Love + Work
Bob Selden finds much to like in Marcus Buckingham's new book.
I'm not sure how to write this review – and having written more than 100 previously – that may be a curious thing to say. But having read Love + Work, I know that author Marcus Buckingham will immediately understand. Not understand why I'm having difficulty, for that's my reason, but understand that it's not the process of writing the review that's important to others, but the outcome. The process (the activity of writing) is very important to me, but to you, the reader, it's the outcome – the review that's important.
Serendipity? I had three similar experiences to Marcus Buckingham that endeared me to this book – you may find others – or none (more on one of these shortly). And that's one of the key themes, to find what Marcus calls your "red threads", your uniqueness. To find the "what" of your work role, the activities that turn you on, and are the important things that will make you love your work. As he says, "Find what you love, and love what you do". I'll be a bit cheeky here and give one of my own quotes which I think sums up Marcus' philosophy about work, "You should find something you like doing so much that you'd do it for nothing – then find someone who will pay you for doing it".
As an example of finding this love, Marcus asks, "Do you have a chance to use your strengths every day? In the last week, have you felt excited to work every day?".
To find out what you love to do, Marcus, suggests that you'll need to learn a new language, the language of love – this is not the traditional notion of "romantic love" (although he does discuss that in relation to work) - but the love of work.
The very first word to learn in this language is Wyrd. It's pronounced the same as 'weird' but it's a noun, as in "You have a Wyrd." Apparently, it's an ancient Norse term and the source of your Wyrd is all the activities (or threads) that literally turn you on and make you uniquely you. Marcus terms these your "red threads". And if you can find these, you'll be able to seek out work that includes these red threads and provides you with satisfaction, motivation and engagement (later in the book, Marcus suggests ways that employers, managers and leaders can provide strategies for allowing different people doing similar jobs, to find their red threads).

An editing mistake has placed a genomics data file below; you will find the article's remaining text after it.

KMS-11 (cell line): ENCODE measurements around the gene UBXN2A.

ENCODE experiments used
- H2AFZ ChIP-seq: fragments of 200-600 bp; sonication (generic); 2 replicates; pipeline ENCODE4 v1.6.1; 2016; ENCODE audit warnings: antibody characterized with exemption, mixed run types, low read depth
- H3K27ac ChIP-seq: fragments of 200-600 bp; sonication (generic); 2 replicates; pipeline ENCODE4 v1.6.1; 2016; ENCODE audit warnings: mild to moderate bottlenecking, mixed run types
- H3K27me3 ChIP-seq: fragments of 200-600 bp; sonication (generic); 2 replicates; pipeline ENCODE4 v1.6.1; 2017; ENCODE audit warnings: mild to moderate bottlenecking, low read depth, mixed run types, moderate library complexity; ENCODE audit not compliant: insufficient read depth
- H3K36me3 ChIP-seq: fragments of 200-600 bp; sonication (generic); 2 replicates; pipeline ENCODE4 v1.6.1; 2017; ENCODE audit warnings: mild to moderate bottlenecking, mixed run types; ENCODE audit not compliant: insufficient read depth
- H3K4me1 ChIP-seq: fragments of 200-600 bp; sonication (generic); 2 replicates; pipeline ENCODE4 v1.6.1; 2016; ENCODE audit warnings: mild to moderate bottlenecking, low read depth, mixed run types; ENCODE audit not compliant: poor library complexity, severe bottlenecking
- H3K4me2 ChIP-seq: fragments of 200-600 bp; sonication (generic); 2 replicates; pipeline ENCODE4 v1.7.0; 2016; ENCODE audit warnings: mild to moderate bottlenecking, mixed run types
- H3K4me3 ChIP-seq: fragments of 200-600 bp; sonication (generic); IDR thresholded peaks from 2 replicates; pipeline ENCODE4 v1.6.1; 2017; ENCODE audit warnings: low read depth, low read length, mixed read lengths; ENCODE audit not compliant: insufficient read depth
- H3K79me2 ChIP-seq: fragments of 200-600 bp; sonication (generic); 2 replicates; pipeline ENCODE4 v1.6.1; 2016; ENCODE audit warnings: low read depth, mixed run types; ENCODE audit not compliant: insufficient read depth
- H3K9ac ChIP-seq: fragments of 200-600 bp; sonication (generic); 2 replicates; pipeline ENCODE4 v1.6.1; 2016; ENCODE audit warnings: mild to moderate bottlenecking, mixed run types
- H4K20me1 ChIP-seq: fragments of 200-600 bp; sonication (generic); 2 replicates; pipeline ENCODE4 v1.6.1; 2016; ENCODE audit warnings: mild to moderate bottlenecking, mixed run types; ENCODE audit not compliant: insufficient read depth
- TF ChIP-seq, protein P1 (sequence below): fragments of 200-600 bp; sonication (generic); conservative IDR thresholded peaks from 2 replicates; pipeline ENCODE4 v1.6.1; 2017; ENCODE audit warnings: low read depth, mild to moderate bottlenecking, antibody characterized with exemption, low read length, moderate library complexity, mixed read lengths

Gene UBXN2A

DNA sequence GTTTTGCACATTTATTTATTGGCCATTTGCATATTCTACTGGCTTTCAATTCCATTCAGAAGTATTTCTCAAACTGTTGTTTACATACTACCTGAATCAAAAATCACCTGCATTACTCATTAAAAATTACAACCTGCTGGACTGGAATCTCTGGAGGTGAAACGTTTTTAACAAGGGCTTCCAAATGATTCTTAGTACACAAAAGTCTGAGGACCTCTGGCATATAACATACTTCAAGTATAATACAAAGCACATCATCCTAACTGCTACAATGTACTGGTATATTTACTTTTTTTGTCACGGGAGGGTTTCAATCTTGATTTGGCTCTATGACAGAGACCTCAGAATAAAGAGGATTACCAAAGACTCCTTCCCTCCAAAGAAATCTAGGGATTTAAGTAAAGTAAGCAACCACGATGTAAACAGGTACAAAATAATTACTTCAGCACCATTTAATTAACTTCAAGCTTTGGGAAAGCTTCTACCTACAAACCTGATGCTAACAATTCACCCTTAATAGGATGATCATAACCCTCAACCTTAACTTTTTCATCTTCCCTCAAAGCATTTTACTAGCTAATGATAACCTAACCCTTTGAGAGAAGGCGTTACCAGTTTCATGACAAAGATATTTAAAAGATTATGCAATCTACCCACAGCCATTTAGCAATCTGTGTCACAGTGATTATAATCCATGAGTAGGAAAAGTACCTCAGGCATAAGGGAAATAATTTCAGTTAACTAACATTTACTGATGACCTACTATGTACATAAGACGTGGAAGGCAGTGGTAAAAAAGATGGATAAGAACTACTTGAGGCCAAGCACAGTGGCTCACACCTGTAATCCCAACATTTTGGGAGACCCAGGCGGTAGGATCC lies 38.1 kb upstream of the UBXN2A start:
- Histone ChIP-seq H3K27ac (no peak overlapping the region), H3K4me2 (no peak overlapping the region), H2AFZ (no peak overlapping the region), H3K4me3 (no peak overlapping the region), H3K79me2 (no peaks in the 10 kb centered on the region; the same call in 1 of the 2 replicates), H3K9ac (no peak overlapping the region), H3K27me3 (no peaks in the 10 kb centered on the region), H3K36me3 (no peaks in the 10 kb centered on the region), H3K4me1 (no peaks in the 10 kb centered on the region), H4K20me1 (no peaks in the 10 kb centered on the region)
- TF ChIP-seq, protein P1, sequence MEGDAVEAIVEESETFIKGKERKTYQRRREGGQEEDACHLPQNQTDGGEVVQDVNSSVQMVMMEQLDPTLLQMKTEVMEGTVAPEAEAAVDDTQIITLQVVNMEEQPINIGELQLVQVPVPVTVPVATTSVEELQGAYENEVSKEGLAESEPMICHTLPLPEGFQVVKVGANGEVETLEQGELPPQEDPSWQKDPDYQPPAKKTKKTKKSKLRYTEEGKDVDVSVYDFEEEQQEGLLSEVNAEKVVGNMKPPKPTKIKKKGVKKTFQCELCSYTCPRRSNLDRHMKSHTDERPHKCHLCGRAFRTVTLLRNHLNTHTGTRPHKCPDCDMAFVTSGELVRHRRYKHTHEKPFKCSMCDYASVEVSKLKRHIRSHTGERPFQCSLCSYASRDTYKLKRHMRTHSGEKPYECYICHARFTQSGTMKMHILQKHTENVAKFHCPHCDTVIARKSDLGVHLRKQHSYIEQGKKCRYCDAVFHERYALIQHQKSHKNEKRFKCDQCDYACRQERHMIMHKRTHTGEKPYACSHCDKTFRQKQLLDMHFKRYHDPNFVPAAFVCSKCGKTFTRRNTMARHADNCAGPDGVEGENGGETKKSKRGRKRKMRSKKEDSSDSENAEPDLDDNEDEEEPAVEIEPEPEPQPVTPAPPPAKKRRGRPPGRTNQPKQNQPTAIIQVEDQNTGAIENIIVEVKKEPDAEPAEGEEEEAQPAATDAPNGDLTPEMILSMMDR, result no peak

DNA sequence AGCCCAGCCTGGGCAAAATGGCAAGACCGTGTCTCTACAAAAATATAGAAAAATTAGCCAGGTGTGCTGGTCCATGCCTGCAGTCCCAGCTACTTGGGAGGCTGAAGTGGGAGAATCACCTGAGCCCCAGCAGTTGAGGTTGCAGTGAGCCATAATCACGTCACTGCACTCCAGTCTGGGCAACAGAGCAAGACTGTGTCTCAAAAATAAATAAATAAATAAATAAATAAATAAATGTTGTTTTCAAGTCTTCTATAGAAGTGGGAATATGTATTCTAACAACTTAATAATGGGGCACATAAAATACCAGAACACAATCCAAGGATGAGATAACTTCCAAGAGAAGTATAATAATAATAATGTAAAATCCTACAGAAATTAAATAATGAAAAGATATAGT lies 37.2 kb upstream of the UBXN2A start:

Which brings me to one of the experiences I had that was similar to Marcus' and which started him down the path of identifying his red threads and ultimately establishing his Wyrd as a world class researcher of what makes people unique. It happened when he was nine and in one of the four "House" teams set up by his school to create team loyalties and competitiveness. One day in athletics, as boys were attempting the high-jump, Marcus happened to look around at the boys watching, and as a boy ran up to the high-jump bar, the watchers all lifted a leg off the ground. This happened for all jumpers, irrespective of which House they represented. Apparently, they were empathised with the jumper through their mirror neurons. As Marcus points out, Giacomo Rizzolatti, and his team discovered the existence of these mirror neurons, and that "the leg lifting was a manifestation of our instinctive response to mirror the emotions and actions of others".
Yet interestingly, when Marcus asked boys after the event, "Why did you lift your leg when another boy was jumping?", they all denied it! This experience was the start of Marcus identifying one of his red threads, which later in life would lead to many people-research projects and writing books such as "Love + Work".
My experience was similar to Marcus', only mine happened when I was 16. I too was fascinated, well, to be truthful, I found it more humorous at the time, to see the boys lifting their leg at the high-jump attempts. Nor did I ask the boys why they did it – I ruminated on it. My "red thread" from this experience was different and took me quite some years to eventually develop a Wyrd that has become a lifelong desire to understand how people learn.
In Love + Work you'll find many great activities/questions/suggestions to help you develop your own Wyrd, such as the Red Thread Questionnaire, and to whet your appetite, here's a snippet:
"When was the last time . . .
. . . you lost track of time?
. . . you instinctively volunteered for something?
. . . someone had to tear you away from what you were doing?"
This is necessarily one of the longest reviews I have written, and if there's one comment I would make (and it's probably reflected in the length of this review), is that Marcus does (for me) take considerable time to get to the key points of the discussion. However, take the time, please read this book, and find your Wyrd – you'll find that your time is really well spent and may indeed change some of the things (or activities) you look for in your current work, or perhaps future career role.
Highly recommended – it's probably Marcus Buckingham's best book.
Bob Selden, is an author, management consultant and coach based in New Zealand and working internationally. Much of his time currently is spent working with family businesses. He's the author of the best-selling What To Do When You Become The Boss. His new book, What To Do When Leadership Is Needed, will be released soon.